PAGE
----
Early thoughts (and some vandalism) on the Waterman Allure fountain pen.

A couple of weeks ago, whilst away for a long weekend in North Norfolk and in a happy, holiday mood, I popped into WH Smiths in King’s Lynn, to have a look at their wares. Just a couple of hours earlier, walking around the quays, I had learned that the town was the birth place of Captain George Vancouver (born in 1757), a British officer in the Royal Navy famous for the expedition which explored and charted North America’s northwestern Pacific coast regions.

Finding myself in front of the fountain pen rack, I spotted the Waterman Allure, in a few different pastel colours and at £19.99. I peered through the plastic packaging and admired the nib. I had seen these a few weeks before, in our local branch but had managed to resist them. I almost succeeded again, but when about to leave the shop, spotted a sign which said “Please only handle items that you wish to buy.” A small wave of guilt overtook me and I went back to buy it.

The Waterman Allure

Later, opening the packaging, the first impressions were mixed. The simple design and the matt finish to the pretty lilac barrel and cap were appealing. It is a little on the slim side. There is a shiny metal finial and a sturdy metal pocket clip with the Waterman logo at the top. A narrow chrome cap band simply bears the name Waterman.

Removing the pull-off cap, there is a black plastic section and a very acceptable, steel nib in a Fine. The pen was supplied with one Waterman blue cartridge which I inserted.

Size and weight (approx).

The pen is 133mm long when closed. Uncapped it is 124mm, which is okay to use unposted, although the cap does post well and brings the length up to 157mm.

I measured the weight to be around 23g including a half spent cartridge, comprised as to 14g for the pen uncapped, plus about 9g for the cap.

The writing experience.

The pen wrote without too much initial coaxing. I enjoyed the smooth nib, which is fairly firm and produced a good flow, being neither too wet nor too dry in my opinion. The fine line was pleasing.

Waterman Allure and Waterman Graduate.

Likes and dislikes.

The pen writes very nicely and I enjoy carrying it and using it. It is lightweight and well suited to being clipped into a shirt pocket or a shoulder bag. It seems good value for a metal bodied pen. The finish is attractive. The nib and feed are friction fit and can be removed for cleaning and maintenance quite easily. I might switch to an ink like Pilot Yama-budo or Pelikan Star Ruby for the next fill.

The only real downside, for me, is the material from which the grip section is made. It is a black plastic of some sort but whilst it looks innocent enough, it manages to be very slippery to the touch. The consequence is that the pen felt insecure in my hand.

The modification.

Having pondered this over for a few days I decided that the pen’s section needed some texture or some means to make it more grippy and less slippy. In an ideal world I would like to have machined some attractive regular grooves, perhaps in a diamond cross-hatch pattern like on the Parker Reflex. My late father used to do that with wooden pistol grips in the 1970’s when he bought a new hand-gun and produced beautiful results which looked very professional.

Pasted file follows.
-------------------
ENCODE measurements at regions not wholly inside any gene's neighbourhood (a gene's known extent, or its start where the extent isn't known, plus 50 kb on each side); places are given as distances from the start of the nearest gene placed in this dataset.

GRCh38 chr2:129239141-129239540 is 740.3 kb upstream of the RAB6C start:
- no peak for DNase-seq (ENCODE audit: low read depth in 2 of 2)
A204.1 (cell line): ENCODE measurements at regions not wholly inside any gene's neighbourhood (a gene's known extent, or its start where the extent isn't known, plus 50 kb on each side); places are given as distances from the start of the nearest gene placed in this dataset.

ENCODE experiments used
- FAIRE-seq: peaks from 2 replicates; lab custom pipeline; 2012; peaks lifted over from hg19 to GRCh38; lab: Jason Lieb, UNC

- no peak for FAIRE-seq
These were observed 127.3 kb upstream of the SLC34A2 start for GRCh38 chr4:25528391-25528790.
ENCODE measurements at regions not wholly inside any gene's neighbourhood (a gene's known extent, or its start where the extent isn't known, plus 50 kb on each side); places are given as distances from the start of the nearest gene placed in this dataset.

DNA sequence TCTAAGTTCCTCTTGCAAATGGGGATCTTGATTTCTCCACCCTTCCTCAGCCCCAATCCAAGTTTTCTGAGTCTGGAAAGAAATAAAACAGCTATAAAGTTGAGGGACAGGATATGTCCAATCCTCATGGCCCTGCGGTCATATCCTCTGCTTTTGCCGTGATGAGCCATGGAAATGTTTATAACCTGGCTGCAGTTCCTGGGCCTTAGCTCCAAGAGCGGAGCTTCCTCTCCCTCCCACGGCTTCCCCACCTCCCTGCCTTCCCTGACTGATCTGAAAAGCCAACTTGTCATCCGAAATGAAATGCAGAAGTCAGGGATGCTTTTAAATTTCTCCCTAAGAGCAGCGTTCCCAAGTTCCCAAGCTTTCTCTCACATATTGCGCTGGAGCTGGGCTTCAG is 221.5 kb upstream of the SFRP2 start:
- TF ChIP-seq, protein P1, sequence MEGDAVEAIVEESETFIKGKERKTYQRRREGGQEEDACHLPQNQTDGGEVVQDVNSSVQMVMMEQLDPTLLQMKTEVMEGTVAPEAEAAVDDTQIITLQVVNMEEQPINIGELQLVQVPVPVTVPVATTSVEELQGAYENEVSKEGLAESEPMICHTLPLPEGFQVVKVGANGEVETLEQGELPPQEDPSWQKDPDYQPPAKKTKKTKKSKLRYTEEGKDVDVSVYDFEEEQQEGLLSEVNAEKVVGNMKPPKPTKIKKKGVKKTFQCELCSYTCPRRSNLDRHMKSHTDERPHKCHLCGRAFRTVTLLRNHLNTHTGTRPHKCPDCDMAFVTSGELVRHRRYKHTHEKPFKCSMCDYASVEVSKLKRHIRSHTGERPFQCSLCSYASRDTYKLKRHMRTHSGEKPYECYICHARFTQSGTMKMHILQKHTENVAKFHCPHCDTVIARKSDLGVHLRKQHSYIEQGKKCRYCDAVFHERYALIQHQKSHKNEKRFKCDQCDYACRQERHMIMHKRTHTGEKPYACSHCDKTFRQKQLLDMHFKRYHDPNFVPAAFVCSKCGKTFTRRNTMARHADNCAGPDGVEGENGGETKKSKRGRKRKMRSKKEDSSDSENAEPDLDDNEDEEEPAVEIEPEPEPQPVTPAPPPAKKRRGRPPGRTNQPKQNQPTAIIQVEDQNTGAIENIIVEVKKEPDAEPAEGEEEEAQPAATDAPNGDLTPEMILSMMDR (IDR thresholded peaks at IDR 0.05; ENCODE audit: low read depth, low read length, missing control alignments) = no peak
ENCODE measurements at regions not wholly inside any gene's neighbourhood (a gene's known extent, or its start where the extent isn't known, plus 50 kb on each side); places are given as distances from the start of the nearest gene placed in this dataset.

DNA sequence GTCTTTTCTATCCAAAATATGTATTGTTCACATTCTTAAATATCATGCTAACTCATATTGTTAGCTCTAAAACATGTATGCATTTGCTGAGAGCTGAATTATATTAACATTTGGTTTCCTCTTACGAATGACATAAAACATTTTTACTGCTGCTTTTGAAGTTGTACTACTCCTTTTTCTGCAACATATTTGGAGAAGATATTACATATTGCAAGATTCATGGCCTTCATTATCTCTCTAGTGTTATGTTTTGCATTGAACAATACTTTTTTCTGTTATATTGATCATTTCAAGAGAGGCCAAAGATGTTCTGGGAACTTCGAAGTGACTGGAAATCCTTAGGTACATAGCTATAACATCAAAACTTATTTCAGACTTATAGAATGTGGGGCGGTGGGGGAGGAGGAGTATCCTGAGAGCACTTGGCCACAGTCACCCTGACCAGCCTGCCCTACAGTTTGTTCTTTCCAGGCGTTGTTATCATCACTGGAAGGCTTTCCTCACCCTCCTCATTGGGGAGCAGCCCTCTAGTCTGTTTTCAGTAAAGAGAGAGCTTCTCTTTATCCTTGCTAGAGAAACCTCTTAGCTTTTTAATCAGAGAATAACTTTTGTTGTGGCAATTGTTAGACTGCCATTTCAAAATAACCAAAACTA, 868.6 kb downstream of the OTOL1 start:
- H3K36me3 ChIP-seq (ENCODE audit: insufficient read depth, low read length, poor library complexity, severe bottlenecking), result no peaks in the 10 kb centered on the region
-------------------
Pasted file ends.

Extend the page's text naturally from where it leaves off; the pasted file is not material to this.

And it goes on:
He would not have been impressed at my efforts. I used the saw blade on my Leatherman (which is very sharp) to scratch some random texture all over the section. This resulted in gouging out little bits of plastic which I then had to brush away.

Here is a photo of the result. (Please look away now if you are of a nervous disposition).

The section after scratching some texture into it with a Leatherman saw blade.

This is not a look that I am proud of. Let me be the first to admit that it looks terrible. It does not equal the aesthetically pleasing modification that I made to my Platinum Curidas and which I would rather be remembered for. However, it does serve the purpose and is no longer at all slippy.

Conclusion.

I am happier with the pen now that it does not slip around in my fingers whilst writing. I have been using it every day. However I expect the majority of customers will be happy with the pen just as it is without any butchery.

Inspired by Kimberly of @allthehobbies on Instagram, I have been having a go at transcribing Meditations by Marcus Aurelius.

I had been under the impression that the Allure was a new addition to the Waterman line up. I have since noticed that it is a new finish on the Waterman Graduate which has been around for a long time. I have one to compare.

Waterman Allure, alongside a Waterman Graduate which used an identical nib and section.

Waterman’s website proclaims the Allure to be a first step into the world of Waterman. Clearly they intend this as an entry-level pen but also to be “a symbol of flair and sophistication.”

I think it is great value and a robust and practical pen. A Waterman for under £20.00! As a newcomer to my pen cups, I have been using it a lot and have had no hard starts or other misbehaviour. If I had any say in the matter, I think it could be so much better by using a nicer quality material for the section and then it really would be something. I expect Captain Vancouver would have been very glad of one.

Getting matchy matchy with a Silvine notebook.

12 thoughts on “Early thoughts (and some vandalism) on the Waterman Allure fountain pen.